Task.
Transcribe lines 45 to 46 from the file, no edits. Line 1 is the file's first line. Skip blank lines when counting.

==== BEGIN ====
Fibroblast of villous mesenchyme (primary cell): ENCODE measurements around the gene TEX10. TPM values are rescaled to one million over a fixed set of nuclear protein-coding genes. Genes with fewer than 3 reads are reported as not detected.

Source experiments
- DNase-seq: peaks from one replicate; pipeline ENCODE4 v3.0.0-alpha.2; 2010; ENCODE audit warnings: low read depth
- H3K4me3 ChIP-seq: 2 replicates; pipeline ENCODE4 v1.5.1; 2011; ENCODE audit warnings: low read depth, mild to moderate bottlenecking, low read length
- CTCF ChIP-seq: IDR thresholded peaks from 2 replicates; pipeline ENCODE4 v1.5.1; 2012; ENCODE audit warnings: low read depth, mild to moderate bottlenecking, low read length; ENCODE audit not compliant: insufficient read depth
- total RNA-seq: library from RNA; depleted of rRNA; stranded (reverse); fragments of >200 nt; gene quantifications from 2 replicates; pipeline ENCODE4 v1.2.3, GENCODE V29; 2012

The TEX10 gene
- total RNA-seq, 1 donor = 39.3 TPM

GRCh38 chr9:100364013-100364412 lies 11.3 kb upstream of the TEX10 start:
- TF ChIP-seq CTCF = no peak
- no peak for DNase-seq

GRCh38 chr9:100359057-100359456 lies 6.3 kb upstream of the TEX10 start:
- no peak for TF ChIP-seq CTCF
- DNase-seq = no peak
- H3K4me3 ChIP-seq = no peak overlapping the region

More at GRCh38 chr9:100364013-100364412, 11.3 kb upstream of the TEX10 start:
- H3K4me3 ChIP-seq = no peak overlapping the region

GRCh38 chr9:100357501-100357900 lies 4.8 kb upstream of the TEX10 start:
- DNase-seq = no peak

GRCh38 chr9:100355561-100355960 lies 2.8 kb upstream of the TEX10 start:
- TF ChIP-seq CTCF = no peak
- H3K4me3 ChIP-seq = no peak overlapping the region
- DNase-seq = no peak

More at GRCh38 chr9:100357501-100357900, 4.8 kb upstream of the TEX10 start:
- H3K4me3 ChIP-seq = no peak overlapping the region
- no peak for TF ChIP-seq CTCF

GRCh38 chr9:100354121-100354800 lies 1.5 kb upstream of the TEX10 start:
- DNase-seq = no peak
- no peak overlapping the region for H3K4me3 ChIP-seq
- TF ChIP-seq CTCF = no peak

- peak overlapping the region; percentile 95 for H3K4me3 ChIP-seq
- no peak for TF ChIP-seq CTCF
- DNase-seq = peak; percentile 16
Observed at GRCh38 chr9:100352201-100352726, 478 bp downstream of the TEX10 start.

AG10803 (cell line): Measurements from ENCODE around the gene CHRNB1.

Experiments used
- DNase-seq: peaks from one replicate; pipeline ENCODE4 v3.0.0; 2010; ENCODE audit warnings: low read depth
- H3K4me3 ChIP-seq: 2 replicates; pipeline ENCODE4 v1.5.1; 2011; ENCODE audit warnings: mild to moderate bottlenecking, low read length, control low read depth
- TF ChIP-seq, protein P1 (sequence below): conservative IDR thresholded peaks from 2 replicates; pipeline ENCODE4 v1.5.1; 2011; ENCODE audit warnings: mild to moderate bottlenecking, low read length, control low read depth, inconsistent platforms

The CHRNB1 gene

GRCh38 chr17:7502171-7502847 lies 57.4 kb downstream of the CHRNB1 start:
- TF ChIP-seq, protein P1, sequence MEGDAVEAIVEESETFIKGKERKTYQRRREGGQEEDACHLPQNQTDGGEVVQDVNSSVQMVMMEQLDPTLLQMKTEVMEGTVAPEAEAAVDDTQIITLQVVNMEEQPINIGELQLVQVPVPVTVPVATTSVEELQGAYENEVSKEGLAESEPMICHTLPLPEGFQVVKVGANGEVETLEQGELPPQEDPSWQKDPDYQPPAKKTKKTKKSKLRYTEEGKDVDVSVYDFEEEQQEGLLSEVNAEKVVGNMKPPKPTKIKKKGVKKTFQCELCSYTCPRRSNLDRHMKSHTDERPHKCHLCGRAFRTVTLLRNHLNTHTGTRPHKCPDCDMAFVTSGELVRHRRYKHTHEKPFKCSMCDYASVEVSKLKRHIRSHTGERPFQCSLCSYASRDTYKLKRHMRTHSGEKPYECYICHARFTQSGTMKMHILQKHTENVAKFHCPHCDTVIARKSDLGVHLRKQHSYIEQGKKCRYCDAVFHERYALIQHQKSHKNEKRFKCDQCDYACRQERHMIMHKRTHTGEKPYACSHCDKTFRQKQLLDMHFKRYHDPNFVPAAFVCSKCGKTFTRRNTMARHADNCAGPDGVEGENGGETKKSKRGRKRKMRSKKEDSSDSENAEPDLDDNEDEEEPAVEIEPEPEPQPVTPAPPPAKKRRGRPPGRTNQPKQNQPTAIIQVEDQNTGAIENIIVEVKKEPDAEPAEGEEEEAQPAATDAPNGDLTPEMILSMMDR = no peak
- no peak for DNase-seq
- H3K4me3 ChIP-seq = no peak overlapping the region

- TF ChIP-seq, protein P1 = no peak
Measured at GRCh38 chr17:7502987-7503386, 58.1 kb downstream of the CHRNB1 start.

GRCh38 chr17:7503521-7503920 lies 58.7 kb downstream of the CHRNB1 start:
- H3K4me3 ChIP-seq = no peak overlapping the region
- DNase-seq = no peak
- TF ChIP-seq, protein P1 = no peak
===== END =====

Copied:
- TF ChIP-seq, protein P1 = no peak
Measured at GRCh38 chr17:7502987-7503386, 58.1 kb downstream of the CHRNB1 start.